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Cake

And then the dumb take the cake you’ve so carefully baked and kept safe. All your love went into it, and your innovation and that smart recipe your mother taught you and now it’s gone, to be eaten by someone you don’t know. Awww. I so liked my cake.

If you’re too lazy to read Jeffrey’s post, see the news: an indeed rather obscure web shop has the patents to most rich media on the internet. No matter how little they have to do with any of the media the patent refers to, they do. Is that a flaw in the laws or really a sensible application? I hope People With The Knowledge can tell me more about it.

(Pardon the cake analogy that didn’t work out too well. I just really like cake.)

4 comments

  1. I’m a liberal economist (in the European sense), actually a die-hard libertarian, and even I agree that the US patenting system is totally messed-up.

    Several good alternatives are available and many people have been working on this for decades now. Unfortunately, many businesses have a vested interest in keeping things “business as usual” and to keep milking their bizarre, State-imposed monopolies on ideas.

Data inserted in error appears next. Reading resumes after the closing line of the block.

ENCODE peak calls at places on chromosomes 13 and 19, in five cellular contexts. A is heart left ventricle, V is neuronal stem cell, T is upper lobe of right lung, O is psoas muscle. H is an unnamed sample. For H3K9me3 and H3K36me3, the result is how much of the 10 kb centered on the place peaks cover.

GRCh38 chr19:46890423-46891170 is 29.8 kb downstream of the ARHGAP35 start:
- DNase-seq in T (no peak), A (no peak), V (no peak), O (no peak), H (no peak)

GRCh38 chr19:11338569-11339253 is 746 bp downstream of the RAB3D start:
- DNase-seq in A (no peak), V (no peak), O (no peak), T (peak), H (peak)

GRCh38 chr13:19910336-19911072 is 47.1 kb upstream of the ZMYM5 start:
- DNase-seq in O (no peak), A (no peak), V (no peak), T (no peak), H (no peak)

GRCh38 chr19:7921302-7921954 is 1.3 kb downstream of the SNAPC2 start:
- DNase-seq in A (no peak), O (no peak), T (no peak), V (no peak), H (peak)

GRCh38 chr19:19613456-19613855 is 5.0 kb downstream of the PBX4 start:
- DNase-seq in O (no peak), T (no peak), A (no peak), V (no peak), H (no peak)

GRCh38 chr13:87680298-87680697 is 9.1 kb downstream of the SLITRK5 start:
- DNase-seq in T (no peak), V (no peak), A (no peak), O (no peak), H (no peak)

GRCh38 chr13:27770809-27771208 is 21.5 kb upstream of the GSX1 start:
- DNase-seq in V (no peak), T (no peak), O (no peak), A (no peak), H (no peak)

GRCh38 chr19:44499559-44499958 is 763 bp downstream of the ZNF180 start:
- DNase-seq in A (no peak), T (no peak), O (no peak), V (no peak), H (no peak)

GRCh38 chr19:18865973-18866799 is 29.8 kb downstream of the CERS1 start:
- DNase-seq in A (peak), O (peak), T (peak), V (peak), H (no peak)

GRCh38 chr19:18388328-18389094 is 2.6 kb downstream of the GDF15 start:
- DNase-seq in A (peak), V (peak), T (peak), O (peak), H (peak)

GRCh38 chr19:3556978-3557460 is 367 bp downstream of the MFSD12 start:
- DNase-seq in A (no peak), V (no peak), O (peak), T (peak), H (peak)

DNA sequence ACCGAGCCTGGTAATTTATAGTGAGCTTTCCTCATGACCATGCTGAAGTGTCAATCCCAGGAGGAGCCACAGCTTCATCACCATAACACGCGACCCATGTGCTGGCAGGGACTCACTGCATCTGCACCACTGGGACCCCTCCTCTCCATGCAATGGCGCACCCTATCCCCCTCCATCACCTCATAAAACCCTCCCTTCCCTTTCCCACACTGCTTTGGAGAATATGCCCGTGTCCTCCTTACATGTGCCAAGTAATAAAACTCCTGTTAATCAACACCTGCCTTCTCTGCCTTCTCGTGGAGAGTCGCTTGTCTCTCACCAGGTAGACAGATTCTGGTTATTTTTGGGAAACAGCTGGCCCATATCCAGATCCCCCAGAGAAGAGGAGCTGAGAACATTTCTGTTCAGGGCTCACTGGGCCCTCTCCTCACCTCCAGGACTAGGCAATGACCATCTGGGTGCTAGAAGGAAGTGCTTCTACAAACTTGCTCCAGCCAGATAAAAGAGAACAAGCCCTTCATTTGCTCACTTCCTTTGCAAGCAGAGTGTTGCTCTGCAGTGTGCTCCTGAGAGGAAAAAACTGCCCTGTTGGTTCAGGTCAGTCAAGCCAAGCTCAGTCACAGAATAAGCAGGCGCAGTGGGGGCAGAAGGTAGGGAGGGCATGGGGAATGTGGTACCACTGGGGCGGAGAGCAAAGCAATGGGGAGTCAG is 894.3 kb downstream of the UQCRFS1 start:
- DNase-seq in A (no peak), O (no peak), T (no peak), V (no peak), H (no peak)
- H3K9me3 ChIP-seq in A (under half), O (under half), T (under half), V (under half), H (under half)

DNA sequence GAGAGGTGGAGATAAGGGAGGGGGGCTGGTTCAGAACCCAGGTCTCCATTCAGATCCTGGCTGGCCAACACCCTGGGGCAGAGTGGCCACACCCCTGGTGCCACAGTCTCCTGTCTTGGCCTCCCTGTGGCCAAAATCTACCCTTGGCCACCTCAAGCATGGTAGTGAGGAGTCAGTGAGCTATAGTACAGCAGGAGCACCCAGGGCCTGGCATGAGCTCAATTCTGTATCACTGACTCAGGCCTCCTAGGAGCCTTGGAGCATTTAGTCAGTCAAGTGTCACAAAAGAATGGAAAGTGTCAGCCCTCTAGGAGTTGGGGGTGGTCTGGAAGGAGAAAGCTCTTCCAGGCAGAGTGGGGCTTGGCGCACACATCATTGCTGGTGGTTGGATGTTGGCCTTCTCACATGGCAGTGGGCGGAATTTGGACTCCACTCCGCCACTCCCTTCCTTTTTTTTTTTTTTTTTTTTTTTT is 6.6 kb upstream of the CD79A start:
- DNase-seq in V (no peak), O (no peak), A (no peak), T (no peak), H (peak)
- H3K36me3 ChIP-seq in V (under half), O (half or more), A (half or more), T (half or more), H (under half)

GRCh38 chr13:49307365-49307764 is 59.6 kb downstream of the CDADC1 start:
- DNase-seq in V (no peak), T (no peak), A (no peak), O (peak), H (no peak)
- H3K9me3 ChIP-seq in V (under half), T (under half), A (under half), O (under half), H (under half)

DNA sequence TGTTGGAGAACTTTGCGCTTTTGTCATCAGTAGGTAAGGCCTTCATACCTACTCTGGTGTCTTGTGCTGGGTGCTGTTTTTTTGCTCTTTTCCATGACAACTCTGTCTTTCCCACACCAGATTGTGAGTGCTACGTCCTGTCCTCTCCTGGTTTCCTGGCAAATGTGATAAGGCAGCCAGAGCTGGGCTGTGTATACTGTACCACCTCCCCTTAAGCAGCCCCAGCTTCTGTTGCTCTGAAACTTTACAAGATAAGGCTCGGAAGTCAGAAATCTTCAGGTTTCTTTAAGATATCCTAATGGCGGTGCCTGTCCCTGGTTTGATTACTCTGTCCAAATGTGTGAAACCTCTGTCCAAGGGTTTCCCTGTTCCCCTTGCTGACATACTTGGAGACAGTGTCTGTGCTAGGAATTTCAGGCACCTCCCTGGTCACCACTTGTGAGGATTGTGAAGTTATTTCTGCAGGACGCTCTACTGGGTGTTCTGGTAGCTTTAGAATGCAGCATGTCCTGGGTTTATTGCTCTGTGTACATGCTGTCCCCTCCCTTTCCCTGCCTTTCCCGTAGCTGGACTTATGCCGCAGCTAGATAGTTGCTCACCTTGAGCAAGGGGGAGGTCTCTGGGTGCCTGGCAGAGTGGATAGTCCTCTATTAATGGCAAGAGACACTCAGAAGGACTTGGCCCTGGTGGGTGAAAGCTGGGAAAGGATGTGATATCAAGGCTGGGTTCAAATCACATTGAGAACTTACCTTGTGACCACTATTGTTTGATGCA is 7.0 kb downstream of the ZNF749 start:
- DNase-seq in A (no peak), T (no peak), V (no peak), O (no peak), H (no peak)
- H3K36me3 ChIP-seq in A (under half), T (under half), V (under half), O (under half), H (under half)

2. More power to non-US parts of the world!

  3. I don’t even perfectly understand what’s happening here. The news article doesn’t explain it very well, and I just can’t see how someone can randomly and out of nowhere patent things that have existed for years, and in some cases are owned by other companies. What?

    What exactly does this “patent” mean anyway? What is “Balthaser Online Inc.” entitled to? Call me ignorant, but I guess I just don’t know enough about patents.

  4. And more to the point, does it apply to companies based outside the US that aren’t selling to US customers?

    My guess would be that it doesn’t.

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(Rock out with Textile; it's what the cool people use!)